Tuesday, October 30, 2012
The number of towns and cities across England and Wales that
have seen a decline in sales of typical second stepper properties
have risen to their highest level since 2009, according to new
research by Lloyds TSB In the first seven months of 2012, 374 (or
65%) out of the 577 towns and cities across England and Wales
covered in the survey recorded an annual fall in sales of second
stepper homes. This is the highest total for three years and is a
rise of 2.2% compared with the same period in 2011 (366).
Regionally, Greater London (79%) has the highest proportion of
areas that recorded a fall in second stepper sales, followed by the
north of England (73%) and the North West (70%).
Towns in southern England see the biggest fall in 'second
Nine of the 10 areas that recorded the biggest falls in second
stepper sales in 2012 are in the south of England. Torpoint in
Cornwall recorded the biggest fall (-51.7%), followed by Kings
Langley (-51.6%) and Chertsey (-51.2%). Outside southern England,
Cottingham in Yorkshire recorded the biggest decrease (-46.4%).
In contrast, Ashington in Northumberland recorded the biggest
rise in second stepper home sales (85.7%), followed by March in
Cambridgeshire and Bude in Cornwall (both 60%).
Fall in second stepper sales driven by decline in housing
A Lloyds TSB study found that, on average, first-time buyers
plan to stay in their first property for four years, which means
that many second steppers in 2012 would have bought at close to the
peak of the market.
In general, areas that have seen the largest decline in second
stepper sales have also seen the biggest falls in first-time buyer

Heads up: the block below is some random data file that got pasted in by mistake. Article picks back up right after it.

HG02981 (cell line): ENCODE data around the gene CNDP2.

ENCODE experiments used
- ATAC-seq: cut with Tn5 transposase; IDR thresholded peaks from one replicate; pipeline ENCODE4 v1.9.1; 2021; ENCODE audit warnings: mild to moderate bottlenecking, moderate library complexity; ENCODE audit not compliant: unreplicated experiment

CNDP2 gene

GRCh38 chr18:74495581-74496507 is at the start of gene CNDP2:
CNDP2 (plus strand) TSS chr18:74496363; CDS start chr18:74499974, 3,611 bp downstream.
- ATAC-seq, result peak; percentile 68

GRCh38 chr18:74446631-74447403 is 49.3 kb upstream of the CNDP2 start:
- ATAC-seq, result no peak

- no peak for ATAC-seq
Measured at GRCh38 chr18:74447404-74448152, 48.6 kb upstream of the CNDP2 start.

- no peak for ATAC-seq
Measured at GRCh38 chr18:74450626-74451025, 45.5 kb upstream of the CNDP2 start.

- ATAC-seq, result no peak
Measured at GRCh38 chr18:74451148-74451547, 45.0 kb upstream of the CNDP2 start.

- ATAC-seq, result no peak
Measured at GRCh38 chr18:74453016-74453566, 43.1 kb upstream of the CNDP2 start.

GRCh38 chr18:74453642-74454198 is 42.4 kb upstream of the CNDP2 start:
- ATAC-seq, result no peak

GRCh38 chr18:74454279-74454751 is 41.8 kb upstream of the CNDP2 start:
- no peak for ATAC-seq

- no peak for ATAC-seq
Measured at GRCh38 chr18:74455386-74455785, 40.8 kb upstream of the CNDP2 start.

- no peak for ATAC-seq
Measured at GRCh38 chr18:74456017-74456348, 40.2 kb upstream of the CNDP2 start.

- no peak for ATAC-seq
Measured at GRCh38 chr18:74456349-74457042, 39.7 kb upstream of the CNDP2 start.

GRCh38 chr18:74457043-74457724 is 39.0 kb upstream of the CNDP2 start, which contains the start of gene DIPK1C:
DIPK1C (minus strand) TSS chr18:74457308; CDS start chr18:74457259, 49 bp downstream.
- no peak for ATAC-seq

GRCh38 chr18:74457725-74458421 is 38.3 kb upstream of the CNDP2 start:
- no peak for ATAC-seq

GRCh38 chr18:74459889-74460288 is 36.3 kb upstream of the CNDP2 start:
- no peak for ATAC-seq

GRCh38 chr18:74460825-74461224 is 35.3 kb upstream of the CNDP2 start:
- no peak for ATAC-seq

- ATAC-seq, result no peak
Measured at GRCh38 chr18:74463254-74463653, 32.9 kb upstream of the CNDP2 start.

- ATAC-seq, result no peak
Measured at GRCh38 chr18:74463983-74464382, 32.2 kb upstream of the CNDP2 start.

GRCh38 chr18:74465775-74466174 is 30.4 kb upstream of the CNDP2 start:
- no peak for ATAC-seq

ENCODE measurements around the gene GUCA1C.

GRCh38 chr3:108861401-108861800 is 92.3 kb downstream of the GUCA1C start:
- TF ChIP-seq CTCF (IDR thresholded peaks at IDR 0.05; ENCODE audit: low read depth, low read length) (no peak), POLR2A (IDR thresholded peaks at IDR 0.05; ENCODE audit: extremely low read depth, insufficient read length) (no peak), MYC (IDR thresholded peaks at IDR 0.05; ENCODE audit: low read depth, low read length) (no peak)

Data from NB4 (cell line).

house prices since 2008. The price of a typical first-time buyer
home has fallen by an average of 16% (£33,238) over the past four
years in the 10 towns and cities that experienced the largest falls
in second stepper home sales in 2012. This is double the 8%
(£7,338) fall in the 10 areas with the highest growth in second
The decline in first-time buyer house prices over the past four
years has resulted in a significant drop in the level of equity
available for those looking to move.
...and the premium associated with making the second step.
In the 10 locations that experienced the largest falls in second
stepper home sales in 2012, the house price premium associated with
trading up from a typical first-time buyer home to a second stepper
property has risen by 41% (£37,568) over the past four years from
£91,502 in 2008 to £129,070 in 2012.
In contrast, the cost of trading up in the 10 areas that saw the
biggest increase in second stepper property sales has fallen by
nearly a fifth (19% or -£19,191) since 2008.
Suren Thiru, housing economist at Lloyds TSB,
"With many second steppers struggling to fill the financial void
left by the erosion of their equity position amid lower house
prices and the sizable cost of trading up, it is unsurprising that
sales of typical second stepper homes have declined significantly
over the past year. The current difficulties facing second steppers
remain one of the key challenges in today's property market, which
needs to be addressed to avoid the traditional property ladder
turning into something of a slippery slope."